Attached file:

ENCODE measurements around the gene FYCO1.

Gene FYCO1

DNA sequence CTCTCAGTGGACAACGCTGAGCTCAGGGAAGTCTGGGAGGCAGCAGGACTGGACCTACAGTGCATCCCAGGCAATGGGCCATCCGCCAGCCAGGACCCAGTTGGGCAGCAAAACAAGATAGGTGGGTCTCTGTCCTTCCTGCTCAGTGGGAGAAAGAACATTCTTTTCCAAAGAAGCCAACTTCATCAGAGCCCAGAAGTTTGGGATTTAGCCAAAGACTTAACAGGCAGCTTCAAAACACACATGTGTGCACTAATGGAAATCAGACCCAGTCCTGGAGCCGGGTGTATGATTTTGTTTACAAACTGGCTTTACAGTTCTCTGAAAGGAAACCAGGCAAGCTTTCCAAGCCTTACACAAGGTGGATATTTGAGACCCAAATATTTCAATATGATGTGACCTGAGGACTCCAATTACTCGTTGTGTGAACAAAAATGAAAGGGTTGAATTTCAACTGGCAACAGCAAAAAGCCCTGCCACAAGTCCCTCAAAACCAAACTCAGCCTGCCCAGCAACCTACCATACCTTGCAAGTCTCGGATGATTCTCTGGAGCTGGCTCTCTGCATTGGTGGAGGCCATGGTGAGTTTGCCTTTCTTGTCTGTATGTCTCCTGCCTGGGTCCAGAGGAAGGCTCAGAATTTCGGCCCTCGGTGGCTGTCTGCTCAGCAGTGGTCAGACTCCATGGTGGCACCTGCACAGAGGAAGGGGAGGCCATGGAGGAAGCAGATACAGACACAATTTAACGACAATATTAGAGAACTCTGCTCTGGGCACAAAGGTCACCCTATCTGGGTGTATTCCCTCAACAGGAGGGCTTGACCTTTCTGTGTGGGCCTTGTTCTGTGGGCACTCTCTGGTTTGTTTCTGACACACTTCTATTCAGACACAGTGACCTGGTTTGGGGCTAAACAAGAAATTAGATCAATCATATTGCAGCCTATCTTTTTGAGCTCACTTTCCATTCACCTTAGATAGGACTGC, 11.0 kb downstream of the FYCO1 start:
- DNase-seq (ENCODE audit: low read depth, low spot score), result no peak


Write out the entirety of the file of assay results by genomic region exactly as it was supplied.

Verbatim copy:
ENCODE measurements around the gene FYCO1.

Gene FYCO1

DNA sequence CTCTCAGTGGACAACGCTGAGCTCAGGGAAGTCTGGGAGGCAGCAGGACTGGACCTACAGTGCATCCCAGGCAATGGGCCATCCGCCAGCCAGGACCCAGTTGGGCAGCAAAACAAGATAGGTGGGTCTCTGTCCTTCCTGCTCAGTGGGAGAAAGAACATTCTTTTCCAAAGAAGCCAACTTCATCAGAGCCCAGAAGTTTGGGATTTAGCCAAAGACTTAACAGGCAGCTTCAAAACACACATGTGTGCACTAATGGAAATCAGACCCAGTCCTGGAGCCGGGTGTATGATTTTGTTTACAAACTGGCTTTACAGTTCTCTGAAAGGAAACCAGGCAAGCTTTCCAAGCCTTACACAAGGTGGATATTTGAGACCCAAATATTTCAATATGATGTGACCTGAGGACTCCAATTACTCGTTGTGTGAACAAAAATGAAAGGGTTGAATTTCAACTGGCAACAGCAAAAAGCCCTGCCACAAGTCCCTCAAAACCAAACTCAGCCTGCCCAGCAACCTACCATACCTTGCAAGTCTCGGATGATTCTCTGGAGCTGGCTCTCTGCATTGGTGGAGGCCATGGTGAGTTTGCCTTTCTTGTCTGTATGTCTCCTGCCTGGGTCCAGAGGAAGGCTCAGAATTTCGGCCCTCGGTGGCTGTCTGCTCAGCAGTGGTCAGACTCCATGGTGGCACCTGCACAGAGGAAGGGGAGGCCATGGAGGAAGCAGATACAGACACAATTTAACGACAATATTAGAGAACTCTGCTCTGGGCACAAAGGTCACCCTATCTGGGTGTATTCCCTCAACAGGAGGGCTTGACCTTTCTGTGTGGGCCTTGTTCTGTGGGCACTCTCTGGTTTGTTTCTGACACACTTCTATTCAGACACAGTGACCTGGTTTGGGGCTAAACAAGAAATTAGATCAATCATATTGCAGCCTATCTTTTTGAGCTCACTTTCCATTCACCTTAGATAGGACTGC, 11.0 kb downstream of the FYCO1 start:
- DNase-seq (ENCODE audit: low read depth, low spot score), result no peak